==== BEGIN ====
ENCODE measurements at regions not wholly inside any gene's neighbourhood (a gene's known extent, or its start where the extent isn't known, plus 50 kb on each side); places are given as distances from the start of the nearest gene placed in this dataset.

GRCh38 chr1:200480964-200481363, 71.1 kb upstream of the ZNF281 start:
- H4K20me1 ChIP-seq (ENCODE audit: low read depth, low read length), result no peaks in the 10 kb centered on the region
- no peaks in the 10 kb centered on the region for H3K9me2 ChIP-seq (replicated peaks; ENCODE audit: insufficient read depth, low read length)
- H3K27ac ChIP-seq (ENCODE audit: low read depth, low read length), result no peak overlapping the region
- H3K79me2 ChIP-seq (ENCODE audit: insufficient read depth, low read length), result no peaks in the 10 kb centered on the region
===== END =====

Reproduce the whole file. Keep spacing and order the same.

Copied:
ENCODE measurements at regions not wholly inside any gene's neighbourhood (a gene's known extent, or its start where the extent isn't known, plus 50 kb on each side); places are given as distances from the start of the nearest gene placed in this dataset.

GRCh38 chr1:200480964-200481363, 71.1 kb upstream of the ZNF281 start:
- H4K20me1 ChIP-seq (ENCODE audit: low read depth, low read length), result no peaks in the 10 kb centered on the region
- no peaks in the 10 kb centered on the region for H3K9me2 ChIP-seq (replicated peaks; ENCODE audit: insufficient read depth, low read length)
- H3K27ac ChIP-seq (ENCODE audit: low read depth, low read length), result no peak overlapping the region
- H3K79me2 ChIP-seq (ENCODE audit: insufficient read depth, low read length), result no peaks in the 10 kb centered on the region